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A notable sermon on family worship has recently been added to Log College Press. Preached by William Arthur (1769-1827), who came to America from Scotland in 1793, it is titled “Family Religion Recommended,” and it is based on Joshua 24:15: “As for me, and my house, we will serve the Lord.”
Rev. Arthur preached this sermon on two occasions in 1794 — once in the congregation of Robert Annan in Philadelphia, Pennsylvania, and once in the congregation of Arthur’s cousin, John Mitchell Mason, in New York City. Published later the same year, Arthur’s sermon still serves his stated goal of “doing good” to many.
Reminding us that God sovereignly makes families, and that he deals with families as families, Arthur teaches that families have a duty to serve God. Thus, family worship is both the return of a debt of gratitude for mercies received and a duty owed to the God who has ordained the institution, and seeks such to worship him in spirit and in truth.
He bemoans the families who neglect this duty, and sit down to eat without so much as giving thanks to God for their daily bread. Without dismissing the importance of personal and private religious duties, Arthur emphasizes the Scriptural examples of families who worship together and mourn their family sins together, and teaches that this is a regular, not an occasional, duty. Family worship, he says, is recommended to us by the practice in Scripture of many faithful and godly witnesses.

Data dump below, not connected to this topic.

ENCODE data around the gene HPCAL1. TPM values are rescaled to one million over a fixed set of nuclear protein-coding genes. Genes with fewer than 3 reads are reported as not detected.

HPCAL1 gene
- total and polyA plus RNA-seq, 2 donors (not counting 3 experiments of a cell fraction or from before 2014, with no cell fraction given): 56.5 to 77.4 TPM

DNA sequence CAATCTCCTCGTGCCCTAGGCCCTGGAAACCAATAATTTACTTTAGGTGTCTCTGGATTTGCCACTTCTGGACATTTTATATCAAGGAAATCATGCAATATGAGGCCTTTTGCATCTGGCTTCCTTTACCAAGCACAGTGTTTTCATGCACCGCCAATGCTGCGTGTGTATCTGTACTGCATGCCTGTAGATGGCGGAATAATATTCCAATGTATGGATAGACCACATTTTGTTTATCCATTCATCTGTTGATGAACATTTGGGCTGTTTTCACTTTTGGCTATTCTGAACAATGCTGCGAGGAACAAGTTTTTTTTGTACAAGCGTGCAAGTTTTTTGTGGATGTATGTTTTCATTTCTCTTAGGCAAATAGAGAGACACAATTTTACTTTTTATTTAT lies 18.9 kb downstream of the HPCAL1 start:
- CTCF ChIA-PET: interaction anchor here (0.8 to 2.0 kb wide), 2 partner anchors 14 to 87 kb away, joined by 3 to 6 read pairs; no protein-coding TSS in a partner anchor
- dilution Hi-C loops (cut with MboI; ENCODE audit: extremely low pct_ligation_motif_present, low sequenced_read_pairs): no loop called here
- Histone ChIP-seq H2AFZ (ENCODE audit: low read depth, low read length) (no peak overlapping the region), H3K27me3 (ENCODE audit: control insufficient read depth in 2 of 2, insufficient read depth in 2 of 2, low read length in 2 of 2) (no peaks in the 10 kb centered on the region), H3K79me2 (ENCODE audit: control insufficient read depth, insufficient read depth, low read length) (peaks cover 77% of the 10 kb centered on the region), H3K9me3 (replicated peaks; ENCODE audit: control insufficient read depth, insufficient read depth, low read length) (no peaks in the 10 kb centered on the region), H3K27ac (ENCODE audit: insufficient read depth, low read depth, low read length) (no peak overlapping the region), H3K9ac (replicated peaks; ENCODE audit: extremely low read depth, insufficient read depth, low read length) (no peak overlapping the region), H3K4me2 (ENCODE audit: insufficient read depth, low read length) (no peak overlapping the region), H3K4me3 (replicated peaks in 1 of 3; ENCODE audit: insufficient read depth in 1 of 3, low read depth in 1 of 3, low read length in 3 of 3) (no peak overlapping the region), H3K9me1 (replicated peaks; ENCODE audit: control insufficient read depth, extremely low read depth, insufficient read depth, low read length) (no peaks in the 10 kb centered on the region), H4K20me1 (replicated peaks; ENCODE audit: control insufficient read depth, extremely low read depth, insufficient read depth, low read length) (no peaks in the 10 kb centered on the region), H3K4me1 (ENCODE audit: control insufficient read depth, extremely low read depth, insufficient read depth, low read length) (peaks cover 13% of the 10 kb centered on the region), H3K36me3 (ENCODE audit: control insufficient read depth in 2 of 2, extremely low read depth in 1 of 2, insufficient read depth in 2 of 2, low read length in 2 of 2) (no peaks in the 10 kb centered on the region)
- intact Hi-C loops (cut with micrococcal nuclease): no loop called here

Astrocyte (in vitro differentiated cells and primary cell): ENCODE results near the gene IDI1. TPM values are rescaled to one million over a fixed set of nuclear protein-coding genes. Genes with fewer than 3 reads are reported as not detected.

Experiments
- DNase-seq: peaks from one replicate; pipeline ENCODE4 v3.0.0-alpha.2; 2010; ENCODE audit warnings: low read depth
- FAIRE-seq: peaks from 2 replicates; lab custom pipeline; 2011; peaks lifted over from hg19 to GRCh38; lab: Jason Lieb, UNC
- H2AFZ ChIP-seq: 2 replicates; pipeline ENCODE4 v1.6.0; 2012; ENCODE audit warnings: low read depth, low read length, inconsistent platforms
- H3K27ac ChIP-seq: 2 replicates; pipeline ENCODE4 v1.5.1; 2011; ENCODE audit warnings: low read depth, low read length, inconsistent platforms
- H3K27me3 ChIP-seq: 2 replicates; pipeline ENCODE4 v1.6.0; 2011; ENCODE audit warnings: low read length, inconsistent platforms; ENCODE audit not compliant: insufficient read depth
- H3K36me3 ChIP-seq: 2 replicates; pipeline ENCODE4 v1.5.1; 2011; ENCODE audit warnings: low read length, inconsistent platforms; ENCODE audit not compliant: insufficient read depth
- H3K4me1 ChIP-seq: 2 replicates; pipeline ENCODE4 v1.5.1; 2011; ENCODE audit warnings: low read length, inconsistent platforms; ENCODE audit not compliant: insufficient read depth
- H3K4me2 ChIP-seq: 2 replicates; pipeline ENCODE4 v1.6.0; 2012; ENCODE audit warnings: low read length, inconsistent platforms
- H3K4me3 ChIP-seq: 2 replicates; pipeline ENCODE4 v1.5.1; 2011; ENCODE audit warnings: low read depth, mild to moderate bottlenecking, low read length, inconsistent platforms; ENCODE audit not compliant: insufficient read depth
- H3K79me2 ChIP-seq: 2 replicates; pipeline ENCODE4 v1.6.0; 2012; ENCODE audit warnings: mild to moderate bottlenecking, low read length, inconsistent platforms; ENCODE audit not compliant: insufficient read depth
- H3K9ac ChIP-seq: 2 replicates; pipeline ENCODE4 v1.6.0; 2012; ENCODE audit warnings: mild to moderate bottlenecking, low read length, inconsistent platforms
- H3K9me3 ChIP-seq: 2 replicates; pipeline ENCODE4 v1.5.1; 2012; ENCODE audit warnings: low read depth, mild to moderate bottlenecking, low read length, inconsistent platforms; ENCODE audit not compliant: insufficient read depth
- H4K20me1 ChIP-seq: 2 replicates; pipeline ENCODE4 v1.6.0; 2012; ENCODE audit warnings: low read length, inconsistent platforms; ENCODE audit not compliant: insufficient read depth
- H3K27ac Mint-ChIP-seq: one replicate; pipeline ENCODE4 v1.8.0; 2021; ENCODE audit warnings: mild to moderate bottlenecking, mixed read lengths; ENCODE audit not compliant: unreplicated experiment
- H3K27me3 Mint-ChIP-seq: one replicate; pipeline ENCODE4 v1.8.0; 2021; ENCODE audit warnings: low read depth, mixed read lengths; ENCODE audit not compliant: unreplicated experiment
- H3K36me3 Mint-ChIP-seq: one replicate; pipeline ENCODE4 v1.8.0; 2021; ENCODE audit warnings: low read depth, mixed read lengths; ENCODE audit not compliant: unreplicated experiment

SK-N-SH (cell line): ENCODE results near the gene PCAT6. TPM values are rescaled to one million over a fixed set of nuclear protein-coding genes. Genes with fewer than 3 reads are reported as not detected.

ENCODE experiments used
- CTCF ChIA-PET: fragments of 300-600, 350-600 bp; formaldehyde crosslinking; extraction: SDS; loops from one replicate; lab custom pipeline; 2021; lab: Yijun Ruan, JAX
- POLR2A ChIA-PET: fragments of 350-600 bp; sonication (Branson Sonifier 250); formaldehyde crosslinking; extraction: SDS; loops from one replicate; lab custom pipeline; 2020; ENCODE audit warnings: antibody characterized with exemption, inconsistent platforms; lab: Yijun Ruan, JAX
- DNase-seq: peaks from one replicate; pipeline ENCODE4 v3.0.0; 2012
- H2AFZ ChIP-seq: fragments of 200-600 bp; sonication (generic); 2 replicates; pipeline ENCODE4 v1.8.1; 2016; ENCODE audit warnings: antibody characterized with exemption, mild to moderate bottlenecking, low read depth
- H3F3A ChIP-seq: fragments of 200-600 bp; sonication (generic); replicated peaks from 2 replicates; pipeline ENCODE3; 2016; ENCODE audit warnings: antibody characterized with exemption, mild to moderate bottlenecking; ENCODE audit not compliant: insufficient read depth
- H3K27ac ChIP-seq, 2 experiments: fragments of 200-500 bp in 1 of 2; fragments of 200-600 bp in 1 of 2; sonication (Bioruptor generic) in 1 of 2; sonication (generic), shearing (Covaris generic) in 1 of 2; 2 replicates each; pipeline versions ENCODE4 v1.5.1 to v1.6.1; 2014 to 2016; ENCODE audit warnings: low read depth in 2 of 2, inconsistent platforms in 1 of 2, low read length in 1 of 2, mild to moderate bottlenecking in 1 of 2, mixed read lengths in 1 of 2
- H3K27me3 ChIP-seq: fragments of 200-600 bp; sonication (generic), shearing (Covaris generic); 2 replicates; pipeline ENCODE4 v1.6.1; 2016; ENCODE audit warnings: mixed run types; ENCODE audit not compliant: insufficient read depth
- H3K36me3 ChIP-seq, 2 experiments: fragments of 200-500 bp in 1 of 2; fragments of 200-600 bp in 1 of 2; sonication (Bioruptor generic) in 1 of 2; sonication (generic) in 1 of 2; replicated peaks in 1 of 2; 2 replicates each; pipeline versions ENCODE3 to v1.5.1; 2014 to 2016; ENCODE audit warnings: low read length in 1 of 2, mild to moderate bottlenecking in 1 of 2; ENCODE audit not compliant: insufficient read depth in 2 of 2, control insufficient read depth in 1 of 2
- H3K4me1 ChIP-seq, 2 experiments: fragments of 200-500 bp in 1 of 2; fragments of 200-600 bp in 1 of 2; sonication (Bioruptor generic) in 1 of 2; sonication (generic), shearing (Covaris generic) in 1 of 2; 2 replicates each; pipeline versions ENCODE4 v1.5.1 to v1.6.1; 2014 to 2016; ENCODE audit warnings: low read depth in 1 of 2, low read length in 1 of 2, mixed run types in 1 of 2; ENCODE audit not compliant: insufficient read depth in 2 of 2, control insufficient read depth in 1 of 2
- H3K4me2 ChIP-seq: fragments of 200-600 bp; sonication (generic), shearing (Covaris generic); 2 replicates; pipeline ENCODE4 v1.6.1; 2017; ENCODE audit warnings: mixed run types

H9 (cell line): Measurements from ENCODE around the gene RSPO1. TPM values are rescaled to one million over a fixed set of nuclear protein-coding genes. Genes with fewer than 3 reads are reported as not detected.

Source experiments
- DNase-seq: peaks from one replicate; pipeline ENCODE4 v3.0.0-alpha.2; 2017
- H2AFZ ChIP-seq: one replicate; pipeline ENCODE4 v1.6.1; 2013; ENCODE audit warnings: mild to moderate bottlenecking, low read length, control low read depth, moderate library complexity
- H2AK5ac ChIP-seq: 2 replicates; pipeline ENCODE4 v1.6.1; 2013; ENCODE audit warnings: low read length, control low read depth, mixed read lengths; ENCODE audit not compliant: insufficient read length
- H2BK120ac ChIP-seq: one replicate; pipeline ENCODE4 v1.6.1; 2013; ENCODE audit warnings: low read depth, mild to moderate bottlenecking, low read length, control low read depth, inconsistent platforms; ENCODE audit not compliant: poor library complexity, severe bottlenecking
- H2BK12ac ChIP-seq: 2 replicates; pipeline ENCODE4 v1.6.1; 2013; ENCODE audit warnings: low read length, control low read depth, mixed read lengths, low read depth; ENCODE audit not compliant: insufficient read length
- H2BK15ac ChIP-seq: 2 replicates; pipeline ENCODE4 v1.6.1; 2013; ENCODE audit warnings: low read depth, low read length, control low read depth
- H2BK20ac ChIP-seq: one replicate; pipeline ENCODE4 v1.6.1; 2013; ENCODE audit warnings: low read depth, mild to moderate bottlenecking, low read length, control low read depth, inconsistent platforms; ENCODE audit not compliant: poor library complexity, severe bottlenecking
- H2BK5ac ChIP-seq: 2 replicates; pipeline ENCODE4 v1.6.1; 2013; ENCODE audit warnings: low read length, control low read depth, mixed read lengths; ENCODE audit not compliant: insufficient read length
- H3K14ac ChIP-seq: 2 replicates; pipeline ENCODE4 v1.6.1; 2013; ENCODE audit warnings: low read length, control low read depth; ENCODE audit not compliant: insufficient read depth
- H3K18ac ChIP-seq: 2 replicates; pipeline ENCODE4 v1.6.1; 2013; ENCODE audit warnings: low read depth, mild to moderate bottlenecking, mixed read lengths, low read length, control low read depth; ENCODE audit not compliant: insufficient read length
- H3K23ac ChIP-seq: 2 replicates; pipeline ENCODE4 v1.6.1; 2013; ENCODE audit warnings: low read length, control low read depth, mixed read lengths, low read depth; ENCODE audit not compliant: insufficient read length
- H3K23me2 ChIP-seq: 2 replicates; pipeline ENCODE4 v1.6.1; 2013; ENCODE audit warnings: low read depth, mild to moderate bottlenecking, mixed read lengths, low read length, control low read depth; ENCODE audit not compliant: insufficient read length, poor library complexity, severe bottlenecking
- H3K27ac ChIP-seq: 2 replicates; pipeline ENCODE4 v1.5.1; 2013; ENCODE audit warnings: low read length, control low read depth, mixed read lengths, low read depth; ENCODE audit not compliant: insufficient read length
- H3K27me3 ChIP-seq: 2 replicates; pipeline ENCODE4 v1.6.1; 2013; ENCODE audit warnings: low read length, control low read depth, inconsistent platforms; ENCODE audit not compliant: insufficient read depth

Also, Arthur commends to us the promises of the God who says that will manifest himself through his covenant to families.
How animating is the following promise; which has, I suppose, a primary view to the return of the Jews from their Babylonian captivity; but has a running applicability, and a continued accomplishment, especially in the New Testament times! At the same time saith the Lord, will I be the God of all the families of Israel, and they shall be my people. Says he, in another part of scripture, In all places, where I record my name, I will come unto thee, and I will bless thee; and is not his name recorded in our habitations?
Arthur went on to serve the congregation of the Pequea Presbyterian Church in Gap, Pennsylvania for 22 years. He died in Zanesville, Ohio, in 1827, but he is remembered as a faithful and godly minister who encouraged family, as well as corporate and private, worship.